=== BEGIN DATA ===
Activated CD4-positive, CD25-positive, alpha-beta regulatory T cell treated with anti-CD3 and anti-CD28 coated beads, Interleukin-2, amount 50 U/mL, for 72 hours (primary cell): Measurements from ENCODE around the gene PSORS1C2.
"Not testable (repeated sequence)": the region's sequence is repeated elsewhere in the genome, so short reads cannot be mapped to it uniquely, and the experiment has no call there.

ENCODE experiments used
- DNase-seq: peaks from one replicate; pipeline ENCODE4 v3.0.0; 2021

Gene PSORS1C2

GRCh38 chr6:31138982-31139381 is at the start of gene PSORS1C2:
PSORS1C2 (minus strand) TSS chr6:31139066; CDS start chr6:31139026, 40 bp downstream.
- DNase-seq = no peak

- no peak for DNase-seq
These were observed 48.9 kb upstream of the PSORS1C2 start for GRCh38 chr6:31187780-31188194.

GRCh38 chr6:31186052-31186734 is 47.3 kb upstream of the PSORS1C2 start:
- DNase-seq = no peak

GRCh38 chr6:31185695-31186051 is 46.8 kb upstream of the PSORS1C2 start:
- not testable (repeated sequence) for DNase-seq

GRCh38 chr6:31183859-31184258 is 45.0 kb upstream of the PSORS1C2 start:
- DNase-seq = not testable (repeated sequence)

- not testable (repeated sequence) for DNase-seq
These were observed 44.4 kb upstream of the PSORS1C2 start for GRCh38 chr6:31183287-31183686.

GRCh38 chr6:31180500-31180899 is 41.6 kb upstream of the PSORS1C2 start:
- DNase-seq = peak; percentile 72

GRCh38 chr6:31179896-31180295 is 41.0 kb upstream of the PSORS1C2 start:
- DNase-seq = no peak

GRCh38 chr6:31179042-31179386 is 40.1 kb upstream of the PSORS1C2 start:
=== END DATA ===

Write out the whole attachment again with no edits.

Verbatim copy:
Activated CD4-positive, CD25-positive, alpha-beta regulatory T cell treated with anti-CD3 and anti-CD28 coated beads, Interleukin-2, amount 50 U/mL, for 72 hours (primary cell): Measurements from ENCODE around the gene PSORS1C2.
"Not testable (repeated sequence)": the region's sequence is repeated elsewhere in the genome, so short reads cannot be mapped to it uniquely, and the experiment has no call there.

ENCODE experiments used
- DNase-seq: peaks from one replicate; pipeline ENCODE4 v3.0.0; 2021

Gene PSORS1C2

GRCh38 chr6:31138982-31139381 is at the start of gene PSORS1C2:
PSORS1C2 (minus strand) TSS chr6:31139066; CDS start chr6:31139026, 40 bp downstream.
- DNase-seq = no peak

- no peak for DNase-seq
These were observed 48.9 kb upstream of the PSORS1C2 start for GRCh38 chr6:31187780-31188194.

GRCh38 chr6:31186052-31186734 is 47.3 kb upstream of the PSORS1C2 start:
- DNase-seq = no peak

GRCh38 chr6:31185695-31186051 is 46.8 kb upstream of the PSORS1C2 start:
- not testable (repeated sequence) for DNase-seq

GRCh38 chr6:31183859-31184258 is 45.0 kb upstream of the PSORS1C2 start:
- DNase-seq = not testable (repeated sequence)

- not testable (repeated sequence) for DNase-seq
These were observed 44.4 kb upstream of the PSORS1C2 start for GRCh38 chr6:31183287-31183686.

GRCh38 chr6:31180500-31180899 is 41.6 kb upstream of the PSORS1C2 start:
- DNase-seq = peak; percentile 72

GRCh38 chr6:31179896-31180295 is 41.0 kb upstream of the PSORS1C2 start:
- DNase-seq = no peak

GRCh38 chr6:31179042-31179386 is 40.1 kb upstream of the PSORS1C2 start: